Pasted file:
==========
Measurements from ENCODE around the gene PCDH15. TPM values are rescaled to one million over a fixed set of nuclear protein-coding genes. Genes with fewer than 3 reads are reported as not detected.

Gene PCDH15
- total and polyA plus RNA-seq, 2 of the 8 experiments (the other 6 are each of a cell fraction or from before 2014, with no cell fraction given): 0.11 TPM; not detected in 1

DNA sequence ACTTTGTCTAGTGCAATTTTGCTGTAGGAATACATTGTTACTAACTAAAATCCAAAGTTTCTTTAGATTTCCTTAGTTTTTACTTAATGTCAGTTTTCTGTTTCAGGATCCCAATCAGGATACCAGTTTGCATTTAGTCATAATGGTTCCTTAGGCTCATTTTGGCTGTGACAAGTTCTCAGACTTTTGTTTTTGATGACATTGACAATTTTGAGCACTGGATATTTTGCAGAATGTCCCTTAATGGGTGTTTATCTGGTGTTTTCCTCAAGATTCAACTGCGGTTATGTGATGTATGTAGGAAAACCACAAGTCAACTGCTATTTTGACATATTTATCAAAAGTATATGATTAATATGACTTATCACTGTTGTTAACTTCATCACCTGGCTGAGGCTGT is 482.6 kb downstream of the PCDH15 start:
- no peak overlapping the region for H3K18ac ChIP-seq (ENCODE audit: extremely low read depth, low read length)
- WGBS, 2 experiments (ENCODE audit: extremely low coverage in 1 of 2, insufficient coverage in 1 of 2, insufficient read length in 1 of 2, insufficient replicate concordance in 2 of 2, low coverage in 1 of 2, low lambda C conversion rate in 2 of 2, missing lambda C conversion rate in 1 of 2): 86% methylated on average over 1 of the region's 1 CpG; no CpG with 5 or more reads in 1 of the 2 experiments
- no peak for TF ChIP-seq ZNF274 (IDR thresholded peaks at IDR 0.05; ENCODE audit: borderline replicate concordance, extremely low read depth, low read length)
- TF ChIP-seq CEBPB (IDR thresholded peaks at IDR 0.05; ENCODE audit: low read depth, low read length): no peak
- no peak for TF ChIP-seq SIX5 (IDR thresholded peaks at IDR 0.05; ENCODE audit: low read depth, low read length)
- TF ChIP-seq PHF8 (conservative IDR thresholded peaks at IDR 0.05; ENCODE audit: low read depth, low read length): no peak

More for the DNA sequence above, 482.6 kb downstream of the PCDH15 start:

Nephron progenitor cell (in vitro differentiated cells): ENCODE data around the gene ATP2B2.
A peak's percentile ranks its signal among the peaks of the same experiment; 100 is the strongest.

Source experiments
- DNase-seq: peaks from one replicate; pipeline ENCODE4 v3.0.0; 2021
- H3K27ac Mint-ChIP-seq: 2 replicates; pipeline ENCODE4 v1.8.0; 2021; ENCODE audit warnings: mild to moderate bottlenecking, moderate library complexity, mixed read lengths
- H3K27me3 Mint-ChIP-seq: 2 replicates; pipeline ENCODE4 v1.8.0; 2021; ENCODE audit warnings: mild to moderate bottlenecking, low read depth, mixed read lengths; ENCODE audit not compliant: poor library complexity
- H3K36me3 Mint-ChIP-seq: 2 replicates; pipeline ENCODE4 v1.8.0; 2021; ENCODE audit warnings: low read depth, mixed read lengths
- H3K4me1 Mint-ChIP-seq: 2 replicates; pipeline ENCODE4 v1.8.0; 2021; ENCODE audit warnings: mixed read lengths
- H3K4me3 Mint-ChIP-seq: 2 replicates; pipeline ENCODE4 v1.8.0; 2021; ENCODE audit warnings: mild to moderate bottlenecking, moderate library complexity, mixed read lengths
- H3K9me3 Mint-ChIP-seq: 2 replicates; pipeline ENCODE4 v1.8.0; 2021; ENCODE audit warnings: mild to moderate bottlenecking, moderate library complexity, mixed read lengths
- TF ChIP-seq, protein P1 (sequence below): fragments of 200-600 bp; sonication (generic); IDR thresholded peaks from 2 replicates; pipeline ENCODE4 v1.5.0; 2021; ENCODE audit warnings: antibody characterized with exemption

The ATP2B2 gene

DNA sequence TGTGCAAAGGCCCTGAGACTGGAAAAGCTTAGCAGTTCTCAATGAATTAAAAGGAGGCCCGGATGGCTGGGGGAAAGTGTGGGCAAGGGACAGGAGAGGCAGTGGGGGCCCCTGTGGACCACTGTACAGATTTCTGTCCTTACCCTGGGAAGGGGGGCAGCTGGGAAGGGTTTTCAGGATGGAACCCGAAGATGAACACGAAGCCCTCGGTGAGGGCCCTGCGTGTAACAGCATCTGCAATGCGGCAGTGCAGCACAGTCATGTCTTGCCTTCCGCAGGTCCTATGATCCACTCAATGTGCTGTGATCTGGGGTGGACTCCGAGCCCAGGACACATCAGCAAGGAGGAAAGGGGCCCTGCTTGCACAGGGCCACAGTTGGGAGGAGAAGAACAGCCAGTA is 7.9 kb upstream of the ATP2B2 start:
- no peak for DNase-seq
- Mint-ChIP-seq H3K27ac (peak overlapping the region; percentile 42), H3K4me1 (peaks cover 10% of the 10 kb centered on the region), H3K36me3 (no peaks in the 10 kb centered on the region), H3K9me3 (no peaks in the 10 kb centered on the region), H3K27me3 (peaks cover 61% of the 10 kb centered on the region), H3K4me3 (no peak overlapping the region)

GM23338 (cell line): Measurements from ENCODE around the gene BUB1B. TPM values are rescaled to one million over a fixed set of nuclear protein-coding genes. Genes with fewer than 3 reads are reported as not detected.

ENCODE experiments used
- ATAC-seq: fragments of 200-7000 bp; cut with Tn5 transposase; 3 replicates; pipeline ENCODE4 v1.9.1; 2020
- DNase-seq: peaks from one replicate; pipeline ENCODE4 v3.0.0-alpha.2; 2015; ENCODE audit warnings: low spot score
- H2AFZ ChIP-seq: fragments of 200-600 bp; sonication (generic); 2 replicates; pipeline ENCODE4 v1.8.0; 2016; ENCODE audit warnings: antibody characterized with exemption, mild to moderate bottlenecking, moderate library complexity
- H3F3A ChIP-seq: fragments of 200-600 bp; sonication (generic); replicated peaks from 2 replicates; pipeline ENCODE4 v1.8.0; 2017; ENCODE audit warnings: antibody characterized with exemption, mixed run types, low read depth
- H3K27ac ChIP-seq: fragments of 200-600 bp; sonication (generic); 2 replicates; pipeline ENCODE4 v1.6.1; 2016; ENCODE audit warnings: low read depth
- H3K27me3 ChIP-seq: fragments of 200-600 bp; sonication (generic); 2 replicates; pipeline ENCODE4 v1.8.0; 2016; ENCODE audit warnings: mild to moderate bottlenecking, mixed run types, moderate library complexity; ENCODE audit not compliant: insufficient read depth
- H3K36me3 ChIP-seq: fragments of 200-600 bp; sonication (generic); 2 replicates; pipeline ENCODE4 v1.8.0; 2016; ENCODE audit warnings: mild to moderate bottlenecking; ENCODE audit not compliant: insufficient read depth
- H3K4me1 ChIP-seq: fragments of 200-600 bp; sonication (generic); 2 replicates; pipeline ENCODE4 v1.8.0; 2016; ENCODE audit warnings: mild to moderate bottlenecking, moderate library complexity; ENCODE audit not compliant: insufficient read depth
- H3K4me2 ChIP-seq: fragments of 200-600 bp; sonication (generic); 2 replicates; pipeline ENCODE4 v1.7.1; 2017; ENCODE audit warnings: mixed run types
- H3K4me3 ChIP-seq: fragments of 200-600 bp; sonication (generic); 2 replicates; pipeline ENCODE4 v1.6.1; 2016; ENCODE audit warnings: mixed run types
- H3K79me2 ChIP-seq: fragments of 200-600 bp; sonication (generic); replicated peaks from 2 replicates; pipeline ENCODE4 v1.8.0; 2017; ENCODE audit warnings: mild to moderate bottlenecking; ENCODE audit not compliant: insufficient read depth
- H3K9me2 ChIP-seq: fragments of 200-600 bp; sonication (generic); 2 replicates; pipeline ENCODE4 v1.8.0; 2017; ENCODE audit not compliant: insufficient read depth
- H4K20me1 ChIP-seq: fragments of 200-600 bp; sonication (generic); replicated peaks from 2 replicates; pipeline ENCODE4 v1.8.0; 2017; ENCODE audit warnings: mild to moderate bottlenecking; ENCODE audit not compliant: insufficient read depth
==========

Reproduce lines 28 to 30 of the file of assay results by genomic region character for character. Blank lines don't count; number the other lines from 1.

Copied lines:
ENCODE experiments used
- ATAC-seq: fragments of 200-7000 bp; cut with Tn5 transposase; 3 replicates; pipeline ENCODE4 v1.9.1; 2020
- DNase-seq: peaks from one replicate; pipeline ENCODE4 v3.0.0-alpha.2; 2015; ENCODE audit warnings: low spot score